Honda says its winter leap forward is down to a series of small improvements rather than a major design breakthrough with its 2011 MotoGP bike.
The team, which last won a MotoGP title with Nicky Hayden in 2006, has shown commanding form in testing so far with its expanded three-bike works lineup of Casey Stoner, Dani Pedrosa and Andrea Dovizioso, while Marco Simoncelli's factory-specification Gresini bike has also been a frontrunner.
HRC executive vice president Shuhei Nakamoto said the progress was down to detail changes, and that Honda had been gaining ground last year, too, but its form had been masked by Pedrosa injuring himself at Motegi.
"It's difficult to explain, but we've tried many things," Nakamoto told MotoGP.com. "For each item we've improved, it's been small. But if you can find one hundredth, then you find 10 of them, that's one tenth.
"Last year in the second half our results were not too bad until the accident at Motegi when Dani was trying to catch up with Jorge [Lorenzo]. We had found a direction for development, and we've kept that direction at HRC, with the engine, the suspension, the brakes, etc. Every single small improvement is step by step, and now our machine looks competitive but, of course, we have to continue to develop."
Reigning champion Lorenzo said it was obvious from Honda's form that the whole team was in much better shape this year.
"All four riders with a works Honda are ahead: that means that it's the bike that has improved a lot, otherwise there would be just one rider going strong while the others would be behind," Lorenzo told Motosprint. "We have managed to improve by almost one second compared to 2010. The problem is that our rivals have improved even more. At some points the difference in speed is as much as 8kph. At the moment, Honda is the most powerful bike; Ducati is a close second; Yamaha is only third.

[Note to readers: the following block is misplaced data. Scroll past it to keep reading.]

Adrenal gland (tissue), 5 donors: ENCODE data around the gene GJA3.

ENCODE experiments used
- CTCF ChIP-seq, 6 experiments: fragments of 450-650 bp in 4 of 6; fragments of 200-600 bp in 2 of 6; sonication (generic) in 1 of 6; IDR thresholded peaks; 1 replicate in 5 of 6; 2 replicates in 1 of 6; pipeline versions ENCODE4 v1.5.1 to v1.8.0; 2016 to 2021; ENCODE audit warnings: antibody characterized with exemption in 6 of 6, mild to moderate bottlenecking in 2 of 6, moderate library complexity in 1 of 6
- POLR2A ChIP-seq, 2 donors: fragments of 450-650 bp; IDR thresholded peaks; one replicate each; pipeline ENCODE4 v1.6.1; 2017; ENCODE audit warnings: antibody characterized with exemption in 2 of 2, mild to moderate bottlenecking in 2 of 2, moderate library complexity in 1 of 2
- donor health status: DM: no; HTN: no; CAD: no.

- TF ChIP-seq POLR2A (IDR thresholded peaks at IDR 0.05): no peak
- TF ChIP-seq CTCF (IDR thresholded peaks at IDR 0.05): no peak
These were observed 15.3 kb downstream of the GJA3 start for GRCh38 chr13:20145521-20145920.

"Honda has improved in its handling, too: I've followed the Honda riders a bit, and I have a feeling they now have an easier bike to ride. We'll see how our bike goes on other tracks, but at the moment Honda is making a difference with its engine."
Nakamoto said Honda still had problems to resolve as well and was not in perfect shape yet.
"At this moment, all our Honda riders are complaining about braking stability," he said. "The braking is good, but after braking, they have hopping. So, therefore, we're concentrating on fixing this area. We're trying the clutch and the engine control system for that. It's getting better, but it's still an issue."